Teacher Sues Clark County School District Over Eldorado High School Attack

Las Vegas, Nevada – A former teacher at Eldorado High School in Las Vegas filed a lawsuit against the Clark County School District, alleging that the district failed to protect her from a violent attack by one of her students. The teacher, known as Sade Doe in the lawsuit, was brutally beaten and sexually assaulted in her classroom in April 2022.

According to the lawsuit, the teacher claims that the school district was aware of violence issues at Eldorado and other schools in the district before the attack occurred. The incident took place during mandatory after-school office hours, when the student, Jonathan Eluterio Martinez Garcia, entered her classroom under the guise of discussing missing assignments.

The lawsuit also highlights that Garcia’s violent tendencies were not communicated to the teacher, despite a scheduled conference with his parents to discuss behavioral concerns just two weeks prior to the attack. Additionally, the teacher was not informed of any safety or security issues at the school or provided with formal training on handling violent students.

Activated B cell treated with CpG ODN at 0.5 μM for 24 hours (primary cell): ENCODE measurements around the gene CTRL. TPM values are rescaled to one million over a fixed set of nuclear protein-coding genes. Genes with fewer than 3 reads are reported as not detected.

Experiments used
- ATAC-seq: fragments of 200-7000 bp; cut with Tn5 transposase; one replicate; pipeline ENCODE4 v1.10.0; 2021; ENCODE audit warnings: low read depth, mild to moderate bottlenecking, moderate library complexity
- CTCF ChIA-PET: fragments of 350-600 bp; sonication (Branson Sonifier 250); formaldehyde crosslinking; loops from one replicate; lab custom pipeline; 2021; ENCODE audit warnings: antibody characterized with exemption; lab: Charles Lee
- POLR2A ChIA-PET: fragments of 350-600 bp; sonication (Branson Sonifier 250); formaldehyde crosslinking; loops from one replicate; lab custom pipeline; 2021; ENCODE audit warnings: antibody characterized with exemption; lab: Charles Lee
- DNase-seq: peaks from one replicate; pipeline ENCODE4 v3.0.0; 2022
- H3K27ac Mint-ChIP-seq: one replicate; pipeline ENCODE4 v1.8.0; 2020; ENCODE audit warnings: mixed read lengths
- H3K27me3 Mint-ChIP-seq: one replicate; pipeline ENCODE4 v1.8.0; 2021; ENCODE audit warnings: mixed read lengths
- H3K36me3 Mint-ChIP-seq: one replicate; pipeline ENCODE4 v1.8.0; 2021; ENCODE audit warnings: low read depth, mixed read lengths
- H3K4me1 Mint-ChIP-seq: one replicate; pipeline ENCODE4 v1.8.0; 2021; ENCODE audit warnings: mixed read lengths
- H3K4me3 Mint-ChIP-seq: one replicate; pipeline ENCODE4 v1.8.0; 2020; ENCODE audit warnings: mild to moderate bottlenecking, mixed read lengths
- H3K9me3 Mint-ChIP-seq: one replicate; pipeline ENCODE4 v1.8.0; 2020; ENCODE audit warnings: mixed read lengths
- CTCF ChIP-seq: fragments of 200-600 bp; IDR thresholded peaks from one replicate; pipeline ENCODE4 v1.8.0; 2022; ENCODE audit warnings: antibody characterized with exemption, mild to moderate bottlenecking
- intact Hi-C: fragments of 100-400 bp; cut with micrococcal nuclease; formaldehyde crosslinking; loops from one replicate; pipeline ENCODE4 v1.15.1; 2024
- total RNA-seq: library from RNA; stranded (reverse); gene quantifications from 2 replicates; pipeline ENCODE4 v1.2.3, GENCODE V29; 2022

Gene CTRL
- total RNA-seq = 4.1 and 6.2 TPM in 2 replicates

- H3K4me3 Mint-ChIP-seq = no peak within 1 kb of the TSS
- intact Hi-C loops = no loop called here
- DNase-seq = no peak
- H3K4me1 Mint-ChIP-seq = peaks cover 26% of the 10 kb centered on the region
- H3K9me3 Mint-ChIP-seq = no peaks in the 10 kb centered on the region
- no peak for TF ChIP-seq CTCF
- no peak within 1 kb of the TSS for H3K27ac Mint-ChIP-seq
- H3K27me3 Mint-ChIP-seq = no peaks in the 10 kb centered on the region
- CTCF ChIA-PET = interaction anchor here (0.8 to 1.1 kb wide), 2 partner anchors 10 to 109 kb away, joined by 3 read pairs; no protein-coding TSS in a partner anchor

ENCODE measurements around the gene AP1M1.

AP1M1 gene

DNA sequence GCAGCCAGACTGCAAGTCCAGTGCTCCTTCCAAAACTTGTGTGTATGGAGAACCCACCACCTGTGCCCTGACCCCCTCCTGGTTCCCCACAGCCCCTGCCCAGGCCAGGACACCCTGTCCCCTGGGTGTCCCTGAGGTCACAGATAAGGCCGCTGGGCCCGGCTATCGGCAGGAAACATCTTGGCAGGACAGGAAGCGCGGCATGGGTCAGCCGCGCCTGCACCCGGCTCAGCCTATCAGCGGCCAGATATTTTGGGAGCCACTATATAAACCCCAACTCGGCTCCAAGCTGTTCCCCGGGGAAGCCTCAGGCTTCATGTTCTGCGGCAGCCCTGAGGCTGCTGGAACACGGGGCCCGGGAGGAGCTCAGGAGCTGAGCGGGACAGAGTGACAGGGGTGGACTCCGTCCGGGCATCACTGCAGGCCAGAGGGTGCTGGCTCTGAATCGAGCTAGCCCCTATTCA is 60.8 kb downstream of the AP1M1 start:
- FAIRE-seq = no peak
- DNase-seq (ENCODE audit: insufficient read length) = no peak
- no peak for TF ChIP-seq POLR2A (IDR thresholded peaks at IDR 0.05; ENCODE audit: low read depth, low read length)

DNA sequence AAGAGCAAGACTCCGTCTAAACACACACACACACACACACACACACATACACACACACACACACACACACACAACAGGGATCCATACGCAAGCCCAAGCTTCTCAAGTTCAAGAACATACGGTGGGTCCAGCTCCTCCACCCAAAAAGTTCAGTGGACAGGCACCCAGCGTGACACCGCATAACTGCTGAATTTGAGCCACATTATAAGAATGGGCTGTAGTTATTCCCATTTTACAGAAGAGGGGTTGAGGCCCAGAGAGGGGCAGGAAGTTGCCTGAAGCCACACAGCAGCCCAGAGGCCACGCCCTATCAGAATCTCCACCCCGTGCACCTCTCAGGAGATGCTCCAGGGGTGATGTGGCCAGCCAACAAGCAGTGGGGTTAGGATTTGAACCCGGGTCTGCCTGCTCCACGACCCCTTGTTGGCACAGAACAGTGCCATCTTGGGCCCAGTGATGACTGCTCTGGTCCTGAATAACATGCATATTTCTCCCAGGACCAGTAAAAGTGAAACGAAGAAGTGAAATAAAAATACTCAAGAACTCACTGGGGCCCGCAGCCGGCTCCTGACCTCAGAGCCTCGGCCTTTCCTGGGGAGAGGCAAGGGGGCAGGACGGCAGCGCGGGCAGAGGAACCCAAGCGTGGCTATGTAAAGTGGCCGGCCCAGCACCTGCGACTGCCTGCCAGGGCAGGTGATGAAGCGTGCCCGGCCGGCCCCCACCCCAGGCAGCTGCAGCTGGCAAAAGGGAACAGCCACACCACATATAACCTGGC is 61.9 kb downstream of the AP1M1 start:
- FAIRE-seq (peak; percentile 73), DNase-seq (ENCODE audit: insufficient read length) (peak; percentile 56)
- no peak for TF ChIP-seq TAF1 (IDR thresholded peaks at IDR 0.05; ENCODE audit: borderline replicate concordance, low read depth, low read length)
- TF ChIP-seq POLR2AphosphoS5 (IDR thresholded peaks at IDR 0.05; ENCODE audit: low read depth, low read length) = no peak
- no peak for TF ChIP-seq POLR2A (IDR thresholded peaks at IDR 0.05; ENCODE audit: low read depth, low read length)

Garcia, who was charged as an adult, pleaded guilty to attempted murder, attempted sexual assault, and battery with a deadly weapon resulting in serious bodily harm. He was sentenced to 16 to 40 years in prison and is currently serving his sentence at Lovelock Correctional Center in rural Northern Nevada.

In response to the incident, the Clark County School District has implemented new security measures district-wide, including badge-style panic buttons, single points of entry onto campuses, fencing, and upgraded surveillance cameras. Eldorado High School was one of the first schools to receive these enhancements, with an estimated cost of $26 million.

The lawsuit names the school district, former Superintendent Jesus Jara, and Eldorado Principal Christina Brockett as defendants, seeking damages exceeding $50,000 and requesting a jury trial. A district spokesman declined to comment on the pending litigation.

The teacher, who moved to Las Vegas in 2020 after graduating from college in Washington state, no longer works in the school district due to lingering physical and psychological effects from the attack.